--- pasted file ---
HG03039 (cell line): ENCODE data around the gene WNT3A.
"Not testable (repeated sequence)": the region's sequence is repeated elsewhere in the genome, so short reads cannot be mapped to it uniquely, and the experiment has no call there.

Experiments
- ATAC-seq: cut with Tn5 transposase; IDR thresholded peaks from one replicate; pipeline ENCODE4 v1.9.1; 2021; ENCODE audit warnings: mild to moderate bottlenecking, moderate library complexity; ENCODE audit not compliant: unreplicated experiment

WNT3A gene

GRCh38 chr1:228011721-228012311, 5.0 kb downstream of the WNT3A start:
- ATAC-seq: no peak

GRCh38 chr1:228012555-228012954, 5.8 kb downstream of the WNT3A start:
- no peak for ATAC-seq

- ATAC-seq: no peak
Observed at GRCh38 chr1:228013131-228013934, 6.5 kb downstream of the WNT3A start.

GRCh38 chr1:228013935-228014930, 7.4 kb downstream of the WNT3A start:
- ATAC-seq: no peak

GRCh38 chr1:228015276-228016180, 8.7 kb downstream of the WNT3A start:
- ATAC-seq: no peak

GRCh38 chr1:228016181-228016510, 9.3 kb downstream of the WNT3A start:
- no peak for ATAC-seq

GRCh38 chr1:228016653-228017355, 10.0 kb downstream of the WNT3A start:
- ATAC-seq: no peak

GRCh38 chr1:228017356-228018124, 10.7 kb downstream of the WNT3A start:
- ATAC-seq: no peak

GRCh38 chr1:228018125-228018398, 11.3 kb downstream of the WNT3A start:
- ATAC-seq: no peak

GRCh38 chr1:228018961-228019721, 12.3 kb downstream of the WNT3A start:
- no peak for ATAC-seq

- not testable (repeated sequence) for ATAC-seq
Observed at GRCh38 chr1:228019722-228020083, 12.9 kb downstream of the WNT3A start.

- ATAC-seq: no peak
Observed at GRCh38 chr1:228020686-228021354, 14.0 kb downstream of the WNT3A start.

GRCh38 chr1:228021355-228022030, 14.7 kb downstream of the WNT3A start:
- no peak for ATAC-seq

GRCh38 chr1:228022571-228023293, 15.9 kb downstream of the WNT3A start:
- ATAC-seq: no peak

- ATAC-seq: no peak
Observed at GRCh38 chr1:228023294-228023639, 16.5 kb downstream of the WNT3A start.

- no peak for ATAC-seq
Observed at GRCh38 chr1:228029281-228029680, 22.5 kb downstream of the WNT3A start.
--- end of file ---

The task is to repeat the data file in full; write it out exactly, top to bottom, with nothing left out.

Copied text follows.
HG03039 (cell line): ENCODE data around the gene WNT3A.
"Not testable (repeated sequence)": the region's sequence is repeated elsewhere in the genome, so short reads cannot be mapped to it uniquely, and the experiment has no call there.

Experiments
- ATAC-seq: cut with Tn5 transposase; IDR thresholded peaks from one replicate; pipeline ENCODE4 v1.9.1; 2021; ENCODE audit warnings: mild to moderate bottlenecking, moderate library complexity; ENCODE audit not compliant: unreplicated experiment

WNT3A gene

GRCh38 chr1:228011721-228012311, 5.0 kb downstream of the WNT3A start:
- ATAC-seq: no peak

GRCh38 chr1:228012555-228012954, 5.8 kb downstream of the WNT3A start:
- no peak for ATAC-seq

- ATAC-seq: no peak
Observed at GRCh38 chr1:228013131-228013934, 6.5 kb downstream of the WNT3A start.

GRCh38 chr1:228013935-228014930, 7.4 kb downstream of the WNT3A start:
- ATAC-seq: no peak

GRCh38 chr1:228015276-228016180, 8.7 kb downstream of the WNT3A start:
- ATAC-seq: no peak

GRCh38 chr1:228016181-228016510, 9.3 kb downstream of the WNT3A start:
- no peak for ATAC-seq

GRCh38 chr1:228016653-228017355, 10.0 kb downstream of the WNT3A start:
- ATAC-seq: no peak

GRCh38 chr1:228017356-228018124, 10.7 kb downstream of the WNT3A start:
- ATAC-seq: no peak

GRCh38 chr1:228018125-228018398, 11.3 kb downstream of the WNT3A start:
- ATAC-seq: no peak

GRCh38 chr1:228018961-228019721, 12.3 kb downstream of the WNT3A start:
- no peak for ATAC-seq

- not testable (repeated sequence) for ATAC-seq
Observed at GRCh38 chr1:228019722-228020083, 12.9 kb downstream of the WNT3A start.

- ATAC-seq: no peak
Observed at GRCh38 chr1:228020686-228021354, 14.0 kb downstream of the WNT3A start.

GRCh38 chr1:228021355-228022030, 14.7 kb downstream of the WNT3A start:
- no peak for ATAC-seq

GRCh38 chr1:228022571-228023293, 15.9 kb downstream of the WNT3A start:
- ATAC-seq: no peak

- ATAC-seq: no peak
Observed at GRCh38 chr1:228023294-228023639, 16.5 kb downstream of the WNT3A start.

- no peak for ATAC-seq
Observed at GRCh38 chr1:228029281-228029680, 22.5 kb downstream of the WNT3A start.